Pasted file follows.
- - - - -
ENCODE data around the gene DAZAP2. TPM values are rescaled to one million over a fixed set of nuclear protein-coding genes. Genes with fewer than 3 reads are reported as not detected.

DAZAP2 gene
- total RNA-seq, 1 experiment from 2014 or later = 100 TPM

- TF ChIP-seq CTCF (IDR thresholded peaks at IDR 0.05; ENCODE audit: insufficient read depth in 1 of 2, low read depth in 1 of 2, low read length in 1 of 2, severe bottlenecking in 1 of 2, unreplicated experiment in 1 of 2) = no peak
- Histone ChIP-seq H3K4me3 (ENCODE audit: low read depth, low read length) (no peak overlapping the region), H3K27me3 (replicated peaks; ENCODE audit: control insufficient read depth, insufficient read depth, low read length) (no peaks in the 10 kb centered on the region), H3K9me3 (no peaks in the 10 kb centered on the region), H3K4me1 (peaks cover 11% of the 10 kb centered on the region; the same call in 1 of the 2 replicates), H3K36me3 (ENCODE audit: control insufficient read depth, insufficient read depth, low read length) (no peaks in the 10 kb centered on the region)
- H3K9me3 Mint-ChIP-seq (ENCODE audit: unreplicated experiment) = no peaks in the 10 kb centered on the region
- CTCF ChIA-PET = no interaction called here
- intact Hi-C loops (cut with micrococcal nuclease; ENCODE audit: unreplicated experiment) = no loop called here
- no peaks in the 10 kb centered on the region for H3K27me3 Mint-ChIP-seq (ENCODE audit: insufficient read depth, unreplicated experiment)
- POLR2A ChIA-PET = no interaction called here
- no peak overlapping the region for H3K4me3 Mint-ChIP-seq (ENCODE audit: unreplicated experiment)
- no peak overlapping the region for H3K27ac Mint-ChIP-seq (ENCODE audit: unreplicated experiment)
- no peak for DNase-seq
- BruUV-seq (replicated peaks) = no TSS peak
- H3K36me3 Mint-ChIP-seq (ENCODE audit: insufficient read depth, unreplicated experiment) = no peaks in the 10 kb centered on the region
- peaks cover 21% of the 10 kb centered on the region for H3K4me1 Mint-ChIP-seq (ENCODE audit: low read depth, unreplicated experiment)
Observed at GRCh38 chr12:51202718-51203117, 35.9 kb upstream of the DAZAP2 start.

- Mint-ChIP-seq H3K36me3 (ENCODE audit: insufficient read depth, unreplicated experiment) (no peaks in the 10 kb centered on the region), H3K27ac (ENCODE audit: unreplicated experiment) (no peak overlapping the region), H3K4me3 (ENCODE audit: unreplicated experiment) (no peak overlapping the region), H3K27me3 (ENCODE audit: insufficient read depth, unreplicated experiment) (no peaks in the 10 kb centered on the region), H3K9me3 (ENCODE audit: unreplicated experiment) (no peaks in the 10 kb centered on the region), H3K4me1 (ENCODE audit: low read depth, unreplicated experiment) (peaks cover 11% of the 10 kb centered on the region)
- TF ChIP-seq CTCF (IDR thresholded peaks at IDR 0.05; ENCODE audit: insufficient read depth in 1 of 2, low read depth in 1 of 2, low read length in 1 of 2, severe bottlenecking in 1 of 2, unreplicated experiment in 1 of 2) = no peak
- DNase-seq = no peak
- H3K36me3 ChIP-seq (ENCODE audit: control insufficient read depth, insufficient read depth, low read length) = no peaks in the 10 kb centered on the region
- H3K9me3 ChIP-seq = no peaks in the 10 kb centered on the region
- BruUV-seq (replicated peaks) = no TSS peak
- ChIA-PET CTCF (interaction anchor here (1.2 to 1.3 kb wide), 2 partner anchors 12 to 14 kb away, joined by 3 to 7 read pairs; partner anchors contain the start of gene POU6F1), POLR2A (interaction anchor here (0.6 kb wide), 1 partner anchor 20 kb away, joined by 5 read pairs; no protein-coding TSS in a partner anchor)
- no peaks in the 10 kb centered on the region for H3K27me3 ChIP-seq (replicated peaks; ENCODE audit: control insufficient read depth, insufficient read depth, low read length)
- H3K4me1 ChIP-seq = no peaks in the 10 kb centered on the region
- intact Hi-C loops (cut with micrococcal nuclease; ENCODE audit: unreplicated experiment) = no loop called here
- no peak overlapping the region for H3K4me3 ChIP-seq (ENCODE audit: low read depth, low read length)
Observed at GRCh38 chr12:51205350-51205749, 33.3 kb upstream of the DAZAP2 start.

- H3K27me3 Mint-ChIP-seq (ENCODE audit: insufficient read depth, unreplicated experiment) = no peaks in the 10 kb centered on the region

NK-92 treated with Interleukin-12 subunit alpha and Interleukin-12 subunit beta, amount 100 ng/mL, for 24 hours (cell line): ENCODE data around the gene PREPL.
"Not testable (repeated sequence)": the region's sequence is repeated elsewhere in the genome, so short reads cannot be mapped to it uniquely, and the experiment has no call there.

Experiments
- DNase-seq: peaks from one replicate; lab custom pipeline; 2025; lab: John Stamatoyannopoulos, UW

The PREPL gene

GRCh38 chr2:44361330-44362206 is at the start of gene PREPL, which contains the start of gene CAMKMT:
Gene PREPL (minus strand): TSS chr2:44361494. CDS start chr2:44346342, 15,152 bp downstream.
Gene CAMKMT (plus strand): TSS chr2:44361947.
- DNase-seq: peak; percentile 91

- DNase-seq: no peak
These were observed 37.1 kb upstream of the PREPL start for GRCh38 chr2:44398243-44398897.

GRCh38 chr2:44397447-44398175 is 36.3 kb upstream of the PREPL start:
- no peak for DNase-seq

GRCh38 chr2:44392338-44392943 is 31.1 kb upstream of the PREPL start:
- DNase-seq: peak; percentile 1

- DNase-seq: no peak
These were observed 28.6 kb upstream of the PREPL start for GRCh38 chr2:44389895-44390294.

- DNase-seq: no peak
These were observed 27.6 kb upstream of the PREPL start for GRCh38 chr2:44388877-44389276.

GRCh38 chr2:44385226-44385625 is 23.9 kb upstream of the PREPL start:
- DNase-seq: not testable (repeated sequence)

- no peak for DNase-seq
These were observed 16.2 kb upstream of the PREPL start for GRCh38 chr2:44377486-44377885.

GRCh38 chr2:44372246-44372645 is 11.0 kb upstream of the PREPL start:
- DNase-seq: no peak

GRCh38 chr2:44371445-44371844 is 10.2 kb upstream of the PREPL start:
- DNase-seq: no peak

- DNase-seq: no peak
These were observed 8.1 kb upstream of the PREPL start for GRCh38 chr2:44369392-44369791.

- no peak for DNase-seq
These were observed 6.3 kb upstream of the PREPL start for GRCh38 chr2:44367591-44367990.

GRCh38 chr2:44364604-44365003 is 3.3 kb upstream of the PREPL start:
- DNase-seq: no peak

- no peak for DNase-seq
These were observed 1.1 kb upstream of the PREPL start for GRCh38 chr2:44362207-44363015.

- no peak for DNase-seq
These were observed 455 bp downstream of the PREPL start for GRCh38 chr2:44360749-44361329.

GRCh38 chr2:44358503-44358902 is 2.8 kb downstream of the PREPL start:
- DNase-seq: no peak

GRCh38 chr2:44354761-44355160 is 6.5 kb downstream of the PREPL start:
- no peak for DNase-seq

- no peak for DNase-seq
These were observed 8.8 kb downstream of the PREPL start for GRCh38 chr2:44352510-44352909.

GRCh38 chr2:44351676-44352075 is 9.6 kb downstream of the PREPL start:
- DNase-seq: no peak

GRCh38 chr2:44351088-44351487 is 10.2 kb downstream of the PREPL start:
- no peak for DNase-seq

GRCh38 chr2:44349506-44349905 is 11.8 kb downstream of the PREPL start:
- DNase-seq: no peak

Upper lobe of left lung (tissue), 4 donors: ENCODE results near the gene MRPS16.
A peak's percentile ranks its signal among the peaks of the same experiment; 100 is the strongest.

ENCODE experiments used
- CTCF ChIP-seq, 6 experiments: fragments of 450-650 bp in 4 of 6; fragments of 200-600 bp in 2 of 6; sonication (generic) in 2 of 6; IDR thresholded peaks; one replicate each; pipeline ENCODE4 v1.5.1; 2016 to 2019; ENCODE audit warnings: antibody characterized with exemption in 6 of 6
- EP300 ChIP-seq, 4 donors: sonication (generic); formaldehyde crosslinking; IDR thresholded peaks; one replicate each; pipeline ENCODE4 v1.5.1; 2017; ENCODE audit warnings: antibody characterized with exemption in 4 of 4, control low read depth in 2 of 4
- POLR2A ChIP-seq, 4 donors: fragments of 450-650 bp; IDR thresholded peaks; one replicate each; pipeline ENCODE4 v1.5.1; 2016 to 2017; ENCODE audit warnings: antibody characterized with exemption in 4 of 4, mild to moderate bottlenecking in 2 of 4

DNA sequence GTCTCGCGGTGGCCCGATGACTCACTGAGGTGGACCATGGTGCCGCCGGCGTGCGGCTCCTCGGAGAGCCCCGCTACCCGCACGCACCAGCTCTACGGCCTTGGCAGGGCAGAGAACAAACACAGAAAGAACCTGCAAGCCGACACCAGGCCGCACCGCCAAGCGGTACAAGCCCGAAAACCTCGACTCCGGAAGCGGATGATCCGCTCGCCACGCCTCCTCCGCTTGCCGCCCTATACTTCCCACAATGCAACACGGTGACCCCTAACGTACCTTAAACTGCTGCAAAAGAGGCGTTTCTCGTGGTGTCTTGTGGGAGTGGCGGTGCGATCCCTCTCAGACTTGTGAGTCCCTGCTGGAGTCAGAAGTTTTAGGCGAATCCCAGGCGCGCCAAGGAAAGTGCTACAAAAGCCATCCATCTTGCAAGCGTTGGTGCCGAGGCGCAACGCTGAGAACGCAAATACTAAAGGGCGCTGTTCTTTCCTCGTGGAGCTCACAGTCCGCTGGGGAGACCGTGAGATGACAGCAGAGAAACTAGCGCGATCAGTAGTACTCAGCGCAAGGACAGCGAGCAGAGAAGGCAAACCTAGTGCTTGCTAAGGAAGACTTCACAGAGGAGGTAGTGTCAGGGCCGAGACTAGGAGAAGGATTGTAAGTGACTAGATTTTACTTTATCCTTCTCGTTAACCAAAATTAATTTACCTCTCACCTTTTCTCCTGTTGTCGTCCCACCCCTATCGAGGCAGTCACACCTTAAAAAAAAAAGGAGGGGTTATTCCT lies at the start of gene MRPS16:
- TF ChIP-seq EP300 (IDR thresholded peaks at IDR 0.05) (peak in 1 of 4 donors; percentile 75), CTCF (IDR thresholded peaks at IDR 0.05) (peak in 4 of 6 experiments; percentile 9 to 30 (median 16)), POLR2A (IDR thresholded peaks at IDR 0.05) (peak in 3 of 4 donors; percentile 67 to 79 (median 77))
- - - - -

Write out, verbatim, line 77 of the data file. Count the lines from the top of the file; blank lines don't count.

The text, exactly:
- no peak for DNase-seq